"Blessed are the merciful, for they will receive mercy." -Matthew 5:7 (NRSV)
"If a brother or sister is naked and lacks daily food, and one of you says to them, "Go in peace; keep warm and eat your fill," and yet you do not supply their bodily needs, what is the good of that? So faith by itself, if it has no works, is dead." -James 2:16-17 (NRSV)
"What does the Lord require of you? To act justly, to love mercy, and to walk humbly with your God." -Micah 6:8 (NRSV)
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In Christ, we are caught in a middle point of mercy's touch; between the mercy received and mercy yet needed.
Though we experienced the fullest sense of mercy because of our Saviors cross, we are still in daily need for more. In fact, mercy is the extension of raw compassion towards anyone - not based on what that person has done (or not done), but fully based on who the giver of mercy is.
We received the mercy of our salvation, not because of who we are, but because our God is a God of compassion, grace, and love. And everyday, we need this gift again and again; we need mercy to bless us with peace; passion; pursuits; and joy.
Mercy is what overlooks our failures. It is what takes ownership of being compassionate towards our pain; what continually picks up the broken pieces of our hearts; what remains faithfully present even though we fight to run away; and mercy is what extends patience and forgiveness to our wavering minds.
But there is something important to note about mercy... It cannot be extended from someone who does not have it - AND an individual will never experience the growing glory of mercy without continually extending it to others.
So when Jesus says "blessed are the merciful," it is important to realize that only those connected to Him can be merciful. They (WE) have already received the eternal life that He has spoken of time and time again.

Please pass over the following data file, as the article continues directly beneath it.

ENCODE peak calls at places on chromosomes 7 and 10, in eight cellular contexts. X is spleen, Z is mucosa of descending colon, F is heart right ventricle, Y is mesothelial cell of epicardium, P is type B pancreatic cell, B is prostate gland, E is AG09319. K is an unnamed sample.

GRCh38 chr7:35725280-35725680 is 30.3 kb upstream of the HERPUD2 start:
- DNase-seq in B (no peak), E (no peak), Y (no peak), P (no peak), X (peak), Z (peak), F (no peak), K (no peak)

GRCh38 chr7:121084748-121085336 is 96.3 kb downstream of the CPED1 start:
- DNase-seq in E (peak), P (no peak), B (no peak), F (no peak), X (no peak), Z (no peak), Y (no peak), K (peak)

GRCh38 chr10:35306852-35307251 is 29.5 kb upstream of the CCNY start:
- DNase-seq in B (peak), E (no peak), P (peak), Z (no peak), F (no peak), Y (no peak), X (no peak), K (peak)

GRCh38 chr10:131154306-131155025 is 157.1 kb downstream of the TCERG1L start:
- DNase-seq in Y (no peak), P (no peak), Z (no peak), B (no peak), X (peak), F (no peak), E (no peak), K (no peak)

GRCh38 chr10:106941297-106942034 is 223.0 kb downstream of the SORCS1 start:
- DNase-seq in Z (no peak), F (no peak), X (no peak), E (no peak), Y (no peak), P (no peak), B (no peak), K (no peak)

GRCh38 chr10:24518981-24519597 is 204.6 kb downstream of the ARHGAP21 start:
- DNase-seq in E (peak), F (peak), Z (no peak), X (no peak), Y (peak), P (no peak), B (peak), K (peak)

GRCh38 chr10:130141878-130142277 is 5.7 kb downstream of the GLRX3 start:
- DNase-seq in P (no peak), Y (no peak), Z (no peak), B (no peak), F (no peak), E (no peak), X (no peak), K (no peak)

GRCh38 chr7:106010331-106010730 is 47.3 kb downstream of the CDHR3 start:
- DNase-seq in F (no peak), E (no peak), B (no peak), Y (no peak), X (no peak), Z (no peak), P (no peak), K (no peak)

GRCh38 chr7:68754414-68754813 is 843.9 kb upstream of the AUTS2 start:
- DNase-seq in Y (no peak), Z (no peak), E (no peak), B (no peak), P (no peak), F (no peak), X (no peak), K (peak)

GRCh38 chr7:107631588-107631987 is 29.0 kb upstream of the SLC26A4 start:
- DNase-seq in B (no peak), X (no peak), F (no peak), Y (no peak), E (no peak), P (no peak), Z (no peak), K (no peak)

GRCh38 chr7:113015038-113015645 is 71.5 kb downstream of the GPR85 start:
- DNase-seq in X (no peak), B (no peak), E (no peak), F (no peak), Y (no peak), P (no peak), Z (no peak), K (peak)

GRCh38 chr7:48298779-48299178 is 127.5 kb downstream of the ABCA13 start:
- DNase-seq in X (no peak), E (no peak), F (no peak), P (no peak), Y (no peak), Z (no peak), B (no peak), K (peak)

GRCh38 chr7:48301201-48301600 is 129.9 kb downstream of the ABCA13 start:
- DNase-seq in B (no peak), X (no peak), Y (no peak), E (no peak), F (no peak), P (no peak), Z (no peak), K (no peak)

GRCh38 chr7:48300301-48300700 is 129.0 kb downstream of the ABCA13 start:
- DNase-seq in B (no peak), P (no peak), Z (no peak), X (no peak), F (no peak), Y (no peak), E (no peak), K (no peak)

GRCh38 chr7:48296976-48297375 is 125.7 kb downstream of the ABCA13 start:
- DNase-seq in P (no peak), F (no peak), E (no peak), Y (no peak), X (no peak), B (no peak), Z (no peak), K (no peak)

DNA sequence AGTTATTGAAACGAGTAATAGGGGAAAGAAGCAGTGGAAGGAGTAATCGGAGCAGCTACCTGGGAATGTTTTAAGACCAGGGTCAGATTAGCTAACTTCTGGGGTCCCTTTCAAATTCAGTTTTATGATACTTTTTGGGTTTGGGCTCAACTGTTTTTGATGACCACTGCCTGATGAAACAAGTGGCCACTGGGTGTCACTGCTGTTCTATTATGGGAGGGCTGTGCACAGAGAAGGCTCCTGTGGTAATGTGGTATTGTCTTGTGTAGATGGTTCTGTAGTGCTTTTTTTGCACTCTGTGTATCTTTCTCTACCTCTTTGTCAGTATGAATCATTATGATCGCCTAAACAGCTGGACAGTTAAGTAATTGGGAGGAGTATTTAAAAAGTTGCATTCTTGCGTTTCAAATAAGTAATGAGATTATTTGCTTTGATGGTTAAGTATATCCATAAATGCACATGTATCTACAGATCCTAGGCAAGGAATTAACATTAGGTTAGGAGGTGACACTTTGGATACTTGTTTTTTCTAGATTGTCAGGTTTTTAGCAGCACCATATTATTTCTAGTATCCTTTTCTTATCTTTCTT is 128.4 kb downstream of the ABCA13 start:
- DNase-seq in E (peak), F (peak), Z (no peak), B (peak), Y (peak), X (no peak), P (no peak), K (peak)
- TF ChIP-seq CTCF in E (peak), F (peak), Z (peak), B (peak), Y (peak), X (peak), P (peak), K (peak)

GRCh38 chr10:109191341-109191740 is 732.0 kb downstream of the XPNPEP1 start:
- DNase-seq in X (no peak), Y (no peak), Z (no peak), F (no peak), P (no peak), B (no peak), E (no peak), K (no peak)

And this blessed life is "blessed" - that is, happy, joyful, and worth it - because the blessed person extends the mercy they have already received to others. And when someone gives mercy (as Jesus says), they get to experience it more and more.
In fact, this is what it means to have an active and growing faith in Jesus; to extend the life we have been given to others. As James writes, when we interact with the world we will become aware of their needs. And when we have awareness, our faith should spur us towards action. If not, then what faith do we really have?
In speaking ofthis principle, the apostle John talks about the person who sees a need yet lets it pass them by. He writes that the person is "closing their heart" towards another (1 John 3:17). And a closed heart will never display God's real love.
It makes me think... How often do I waver in my faithfulness towards another and slowly begin "closing my heart?" How often does my fixed gaze and quick pace signify a "closed heart" towards those around me? How often do I respond to failure or immaturity with a "closed heart?" How often do my biases and judgements "close my heart" toward someone different? Or how often do respond with a "closed heart" towards those the world calls "ugly," "unneeded," "unwanted," or "worthless?"
Being in-between mercy's touch demands us to always interact in mercy; to love mercy; and to give it freely to others. Just like Christ, we are to see beyond the shell of humanity. We are called to overcome barriers and live with bold compassion towards all.
And ultimately, this is how we uncover the vast layers of Christ's mercy towards our own hearts.
But today, my questions are simple: Who around you needs the mercy that you have already been given? Who is the person that you need to show mercy to in the form of patience? Who do you need to not give up on? And where do you need to be more aware?
May we love mercy today. Thank you for the read! We would love your help sharing it with others. You can use the tabs (or image) below to do just that! Have a great day.
Greg, Declare Glory